The service forms part of the new Birmingham-based umbrella body, the Office for Legal Complaints, which replaces the much maligned Law Society-operated Legal Complaints Service.
Chief ombudsman Adam Sampson stated in the run-up to launch that ‘lawyers … should feel relieved that we are on track to open in October. Bringing together redress for legal services within one independent body represents good value for money for the profession as well as giving everyone – consumers and lawyers – greater confidence in the system’.
Coalition government justice minister Jonathan Djanogly has touted the ombudsman as providing ‘a single, clear and efficient complaints service to ensure we have the best possible legal services, at a time when more firms, and different types of firms, will be able to join the industry’.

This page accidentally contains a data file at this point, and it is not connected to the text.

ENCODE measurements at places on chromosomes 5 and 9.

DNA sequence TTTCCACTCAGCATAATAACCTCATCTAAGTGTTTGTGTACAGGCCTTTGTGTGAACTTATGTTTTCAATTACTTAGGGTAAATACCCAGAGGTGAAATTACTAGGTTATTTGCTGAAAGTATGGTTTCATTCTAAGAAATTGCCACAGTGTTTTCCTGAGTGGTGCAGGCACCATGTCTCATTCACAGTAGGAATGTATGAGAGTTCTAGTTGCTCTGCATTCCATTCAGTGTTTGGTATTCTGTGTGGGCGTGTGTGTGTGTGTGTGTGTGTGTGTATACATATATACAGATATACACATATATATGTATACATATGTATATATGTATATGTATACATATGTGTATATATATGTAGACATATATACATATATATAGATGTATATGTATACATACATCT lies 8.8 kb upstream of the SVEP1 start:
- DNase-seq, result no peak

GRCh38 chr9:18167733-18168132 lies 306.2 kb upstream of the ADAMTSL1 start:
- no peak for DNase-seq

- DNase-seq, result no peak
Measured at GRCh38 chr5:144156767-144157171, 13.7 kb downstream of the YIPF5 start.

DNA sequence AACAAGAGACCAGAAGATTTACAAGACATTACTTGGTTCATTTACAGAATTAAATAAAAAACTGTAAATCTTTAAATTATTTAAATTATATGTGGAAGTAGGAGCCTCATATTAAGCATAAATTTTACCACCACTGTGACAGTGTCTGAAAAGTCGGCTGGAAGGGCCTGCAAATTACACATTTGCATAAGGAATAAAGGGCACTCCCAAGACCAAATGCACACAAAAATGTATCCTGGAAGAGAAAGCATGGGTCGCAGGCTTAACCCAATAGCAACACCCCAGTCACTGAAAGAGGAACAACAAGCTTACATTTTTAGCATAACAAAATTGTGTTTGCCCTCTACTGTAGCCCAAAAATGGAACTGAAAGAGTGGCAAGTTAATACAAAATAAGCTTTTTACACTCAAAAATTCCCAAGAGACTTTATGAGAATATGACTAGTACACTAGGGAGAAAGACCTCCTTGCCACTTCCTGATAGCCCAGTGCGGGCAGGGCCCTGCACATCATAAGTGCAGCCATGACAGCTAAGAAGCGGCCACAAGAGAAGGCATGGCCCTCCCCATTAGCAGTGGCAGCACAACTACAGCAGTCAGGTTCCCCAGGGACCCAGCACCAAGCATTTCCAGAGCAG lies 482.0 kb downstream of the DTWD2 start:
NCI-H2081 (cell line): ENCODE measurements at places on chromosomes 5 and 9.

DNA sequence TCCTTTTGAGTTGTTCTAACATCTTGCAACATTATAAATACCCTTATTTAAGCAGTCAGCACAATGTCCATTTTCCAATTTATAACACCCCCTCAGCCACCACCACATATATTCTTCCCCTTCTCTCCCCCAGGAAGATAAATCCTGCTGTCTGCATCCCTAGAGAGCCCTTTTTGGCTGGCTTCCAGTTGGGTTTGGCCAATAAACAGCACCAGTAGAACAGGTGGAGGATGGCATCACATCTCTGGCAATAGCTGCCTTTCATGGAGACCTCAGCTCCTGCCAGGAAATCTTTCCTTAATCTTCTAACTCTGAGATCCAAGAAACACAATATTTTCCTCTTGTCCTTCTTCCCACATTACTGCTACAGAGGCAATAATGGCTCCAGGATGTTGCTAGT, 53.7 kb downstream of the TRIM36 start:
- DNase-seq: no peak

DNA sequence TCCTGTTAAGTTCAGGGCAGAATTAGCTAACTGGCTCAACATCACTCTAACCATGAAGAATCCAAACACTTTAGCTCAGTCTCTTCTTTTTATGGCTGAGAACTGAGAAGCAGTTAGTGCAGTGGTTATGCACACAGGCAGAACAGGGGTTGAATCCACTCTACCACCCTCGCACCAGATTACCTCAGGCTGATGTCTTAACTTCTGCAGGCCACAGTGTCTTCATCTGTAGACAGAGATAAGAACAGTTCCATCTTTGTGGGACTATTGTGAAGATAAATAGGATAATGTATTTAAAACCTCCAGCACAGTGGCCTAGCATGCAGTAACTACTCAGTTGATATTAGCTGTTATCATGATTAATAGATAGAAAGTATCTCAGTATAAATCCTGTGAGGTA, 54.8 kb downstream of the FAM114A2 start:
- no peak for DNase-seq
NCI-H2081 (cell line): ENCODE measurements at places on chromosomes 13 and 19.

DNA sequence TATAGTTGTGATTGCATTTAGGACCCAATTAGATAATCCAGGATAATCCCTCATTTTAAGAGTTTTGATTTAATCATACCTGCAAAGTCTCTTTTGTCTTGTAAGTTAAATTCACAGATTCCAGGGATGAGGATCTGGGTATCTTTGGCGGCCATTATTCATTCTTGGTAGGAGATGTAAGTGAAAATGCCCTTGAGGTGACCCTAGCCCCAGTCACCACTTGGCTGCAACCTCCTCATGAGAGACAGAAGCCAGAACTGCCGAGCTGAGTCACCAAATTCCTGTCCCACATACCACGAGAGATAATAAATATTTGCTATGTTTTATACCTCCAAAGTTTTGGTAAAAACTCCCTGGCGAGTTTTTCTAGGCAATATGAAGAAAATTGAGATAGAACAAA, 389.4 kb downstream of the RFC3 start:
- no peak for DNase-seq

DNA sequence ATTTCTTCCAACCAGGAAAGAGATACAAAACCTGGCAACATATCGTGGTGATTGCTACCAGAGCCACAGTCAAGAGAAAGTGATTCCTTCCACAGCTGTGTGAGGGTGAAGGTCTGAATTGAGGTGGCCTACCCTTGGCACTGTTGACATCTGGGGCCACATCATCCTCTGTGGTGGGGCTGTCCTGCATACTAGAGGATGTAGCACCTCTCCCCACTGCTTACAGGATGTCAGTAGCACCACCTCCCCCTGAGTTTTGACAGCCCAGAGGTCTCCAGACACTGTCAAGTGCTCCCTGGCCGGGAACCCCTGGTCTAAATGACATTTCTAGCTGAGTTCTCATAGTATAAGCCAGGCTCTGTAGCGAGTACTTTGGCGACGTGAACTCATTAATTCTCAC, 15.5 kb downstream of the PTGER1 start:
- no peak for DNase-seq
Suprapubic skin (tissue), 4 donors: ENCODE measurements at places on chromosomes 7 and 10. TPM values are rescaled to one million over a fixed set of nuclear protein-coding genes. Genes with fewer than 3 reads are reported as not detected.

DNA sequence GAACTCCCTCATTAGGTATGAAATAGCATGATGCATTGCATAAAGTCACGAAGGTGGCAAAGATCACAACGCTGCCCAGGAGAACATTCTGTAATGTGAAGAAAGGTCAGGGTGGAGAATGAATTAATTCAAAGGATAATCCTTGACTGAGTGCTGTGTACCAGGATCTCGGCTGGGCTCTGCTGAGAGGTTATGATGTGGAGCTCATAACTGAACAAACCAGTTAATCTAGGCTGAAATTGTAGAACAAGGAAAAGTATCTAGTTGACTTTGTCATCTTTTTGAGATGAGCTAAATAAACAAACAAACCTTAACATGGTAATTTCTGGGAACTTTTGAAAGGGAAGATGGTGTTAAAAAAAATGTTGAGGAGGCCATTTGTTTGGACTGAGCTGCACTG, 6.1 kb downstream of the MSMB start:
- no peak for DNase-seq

The Legal Services Board – which has oversight responsibility for regulating all branches of the profession in England and Wales – recently published rules requiring lawyers to provide clear information to clients about their right to complain about a lawyer and guidance on how to make that complaint.
Complaints handling has long been a thorn in the side of the solicitors’ profession, with the Law Society creating and disbanding a series of bodies designed to tackle an at times insurmountable mountain of allegations from dissatisfied law firm clients. Indeed, the society’s inability to get to grips with the problem was one of the main motivations behind the last government’s decision to create the Legal Services Board.